This chapter revisits many of the same events told in Rice Husband, but from a different perspective. Ying-ying the mother tells this story; Lena, the daughter, told the Rice Husband tale. Amy Tan uses this technique of varied points of view throughout the book. It helps to unify the whole novel. It also emphasizes the lack of communication between the Chinese mothers and their Americanized daughters. Since the daughters never seem to know the whole story, they are forced to live in a world of appearances, since the reality has been hidden from them.
When Ying-ying visits Lena and Harold in their new home, she judges it to be overpriced and poorly built. Though Ying-ying is put in a fashionable guest bedroom, she is upset because the room is small; the Chinese custom is to give the guest the best room in the house. Ying-ying is also upset because she thinks the house is about to fall apart. She is entirely unimpressed by the modern conveniences and architectural wonders that her son-in-law likes so much.
During her visit, Ying-ying sees quite clearly that her daughter is unhappy in her marriage. She also realizes that Harold is too busy and self-centered to notice Lena’s misery. Ying-ying knows that her daughter is suffering a fate that she suffered many years, for she also had a miserable marriage. She admits to the reader that she was a rebellious girl from a wealthy family. She compares her youthful self to a tigress -- full of fire and heat; she was “waiting between the trees” to pounce on something she liked.
As a young girl of sixteen, Ying-ying attended the wedding of her aunt and met the man who was soon to become her husband. He was drunk, and in his drunkenness, he tried to attract Ying-ying by plunging a knife into a watermelon. The crude act was suggestive of the piercing of a young girl’s virginity. When the man wooed her with words of love and flattery, the young Ying-ying fell for his charms completely. Shortly afterwards, Ying-ying married him. When her husband learned she was to have a baby, he left her for another woman. Ying-ying was devastated. She felt she had no choice but to have an abortion. She then went to Shanghai to live with her cousins and spent ten years in poverty. She finally left the squalor of her cousins, moved to the city, and worked as a shop assistant, trying to erase her past. While working in Shanghai, she met an American, Clifford St. Clair. He courted her for many years, but Ying-ying would not marry him. Then when she heard that her first husband was dead, she consented to Clifford’s proposal and moved to America with him. She soon gave birth to Lena.
Just as Harold is blind to Lena, she is blind to her mother. Completely
unaware of her mother’s past, Lena does not know about the wealth, the
first marriage, or the abortion; instead, she knows only that her father
rescued her mother from an unhappy life. Lena also does not know that
for many years her mother did not even love her father, for she did not
have the emotional strength to care for a man.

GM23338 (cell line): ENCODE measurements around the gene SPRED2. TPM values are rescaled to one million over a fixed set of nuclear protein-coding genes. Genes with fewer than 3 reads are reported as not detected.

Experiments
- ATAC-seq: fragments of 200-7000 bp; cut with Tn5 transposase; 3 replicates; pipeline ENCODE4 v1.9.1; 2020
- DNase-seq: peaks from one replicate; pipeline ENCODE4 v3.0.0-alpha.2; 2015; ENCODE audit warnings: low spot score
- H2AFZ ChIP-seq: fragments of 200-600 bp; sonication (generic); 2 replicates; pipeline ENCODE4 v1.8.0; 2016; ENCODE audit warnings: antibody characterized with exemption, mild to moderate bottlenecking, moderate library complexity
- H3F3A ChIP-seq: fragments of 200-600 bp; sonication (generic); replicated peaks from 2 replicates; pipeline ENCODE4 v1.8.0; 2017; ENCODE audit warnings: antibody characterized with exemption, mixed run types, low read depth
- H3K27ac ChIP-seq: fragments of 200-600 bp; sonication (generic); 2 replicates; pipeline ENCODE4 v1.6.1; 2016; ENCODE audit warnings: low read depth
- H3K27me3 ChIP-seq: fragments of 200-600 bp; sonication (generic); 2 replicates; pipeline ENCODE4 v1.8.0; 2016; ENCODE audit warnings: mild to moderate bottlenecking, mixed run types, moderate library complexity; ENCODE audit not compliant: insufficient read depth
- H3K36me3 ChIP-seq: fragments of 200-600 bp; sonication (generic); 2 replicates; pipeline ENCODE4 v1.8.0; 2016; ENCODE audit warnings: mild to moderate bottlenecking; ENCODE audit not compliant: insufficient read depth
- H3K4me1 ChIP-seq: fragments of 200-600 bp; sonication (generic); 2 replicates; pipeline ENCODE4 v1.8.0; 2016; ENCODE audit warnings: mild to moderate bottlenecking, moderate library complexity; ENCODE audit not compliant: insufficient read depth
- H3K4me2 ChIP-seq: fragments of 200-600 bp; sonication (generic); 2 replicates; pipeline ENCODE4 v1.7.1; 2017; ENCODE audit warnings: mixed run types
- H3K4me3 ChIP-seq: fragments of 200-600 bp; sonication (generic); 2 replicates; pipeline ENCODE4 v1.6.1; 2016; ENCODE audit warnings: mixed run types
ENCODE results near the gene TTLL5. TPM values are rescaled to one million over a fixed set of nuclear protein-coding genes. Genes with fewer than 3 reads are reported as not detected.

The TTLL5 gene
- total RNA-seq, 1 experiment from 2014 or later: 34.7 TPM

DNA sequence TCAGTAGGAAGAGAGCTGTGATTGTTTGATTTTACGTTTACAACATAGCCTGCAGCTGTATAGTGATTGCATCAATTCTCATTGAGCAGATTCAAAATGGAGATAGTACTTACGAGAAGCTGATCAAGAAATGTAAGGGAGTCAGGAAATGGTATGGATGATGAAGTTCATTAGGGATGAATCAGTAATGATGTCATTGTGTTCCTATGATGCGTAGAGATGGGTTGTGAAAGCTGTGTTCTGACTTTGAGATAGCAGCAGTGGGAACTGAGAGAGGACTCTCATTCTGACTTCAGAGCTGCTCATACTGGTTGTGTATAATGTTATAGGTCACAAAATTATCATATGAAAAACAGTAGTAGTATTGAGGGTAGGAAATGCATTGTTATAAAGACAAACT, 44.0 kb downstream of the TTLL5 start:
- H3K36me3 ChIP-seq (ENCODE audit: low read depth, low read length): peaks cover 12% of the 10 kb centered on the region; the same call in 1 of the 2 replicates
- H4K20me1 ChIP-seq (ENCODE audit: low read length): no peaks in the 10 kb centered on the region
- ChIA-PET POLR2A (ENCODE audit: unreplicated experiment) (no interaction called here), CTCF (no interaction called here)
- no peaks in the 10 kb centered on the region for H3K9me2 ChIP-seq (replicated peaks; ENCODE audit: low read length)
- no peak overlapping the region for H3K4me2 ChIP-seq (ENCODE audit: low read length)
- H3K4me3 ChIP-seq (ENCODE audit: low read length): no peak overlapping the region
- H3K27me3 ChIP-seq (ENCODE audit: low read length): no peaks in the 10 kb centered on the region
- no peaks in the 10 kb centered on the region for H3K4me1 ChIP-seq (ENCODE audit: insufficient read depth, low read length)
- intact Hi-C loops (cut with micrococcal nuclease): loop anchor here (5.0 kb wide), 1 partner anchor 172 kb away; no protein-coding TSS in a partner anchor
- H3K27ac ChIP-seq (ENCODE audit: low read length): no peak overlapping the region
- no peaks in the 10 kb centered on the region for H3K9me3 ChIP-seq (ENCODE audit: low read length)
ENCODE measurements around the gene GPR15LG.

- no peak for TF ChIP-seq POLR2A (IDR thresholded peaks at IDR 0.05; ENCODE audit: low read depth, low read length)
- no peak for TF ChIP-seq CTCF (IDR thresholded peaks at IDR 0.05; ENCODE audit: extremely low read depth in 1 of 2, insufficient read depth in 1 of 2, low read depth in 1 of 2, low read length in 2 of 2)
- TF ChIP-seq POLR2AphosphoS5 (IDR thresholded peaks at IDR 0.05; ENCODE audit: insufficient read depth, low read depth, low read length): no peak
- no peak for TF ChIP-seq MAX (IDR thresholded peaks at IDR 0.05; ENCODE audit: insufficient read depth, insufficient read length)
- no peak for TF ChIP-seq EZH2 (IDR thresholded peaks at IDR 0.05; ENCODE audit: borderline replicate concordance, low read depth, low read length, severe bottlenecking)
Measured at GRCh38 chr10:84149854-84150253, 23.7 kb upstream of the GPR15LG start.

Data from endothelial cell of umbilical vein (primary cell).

In this chapter Ying-ying presents another point of view of the story narrated by Lena in The Rice Husband. In that chapter Lena commented on her mother’s ability to see things before they happen. In this chapter, Ying-ying admits, “I know a thing before it happens.” She explains that even in her youth she could sense something before it came to pass. During her visit with her daughter, Ying-ying admits that she knows and understands much more about Lena’s unhappy marriage than Lena is willing to tell her.
The modern and affluent life-style of Lena fails to make a favorable impact on Ying-ying. Although Lena and Harold have spent a fortune in converting a barn into a fashionable and artistic house, Ying-ying feels like they spent too much money; she also believes that house is so poorly constructed that it is about to fall down. In addition, Ying-ying feels insulted that she was given the small guestroom in which to stay. Chinese tradition is to give the best room to the guest.
Like other mothers of The Joy Luck Club, Ying-ying had experienced pain and anguish in China before coming to America. Early in life, she had committed the mistake of marrying in haste and regretting it later. When she became pregnant, her husband left her for another woman. Ying-ying felt she had no choice but to abort the baby. But the abandonment by her husband, followed by the abortion, has left Ying-ying with deep emotional scars. She does not want Lena to have the same kind of scars, and she knows that if she does not do something about her miserable marriage, she will be scarred.
The title of the chapter, Waiting Between the Trees,
refers to Ying-ying as a youth, as well as Ying-ying today. As a youth,
she described her self as a fiery tigress waiting to pounce on something
she desired. When the drunk, lecherous man at the wedding flirts with
her, Ying-ying, feeling ready to pounce, falls for his charms. She soon
marries the man and experiences great misery when he abandons her. Now
as an old woman, Ying-ying feels she is again “waiting between the trees.”
This time she wants to pounce on an opportunity to provoke some positive
action in her daughter. She cannot bear to see Lena living in such misery.
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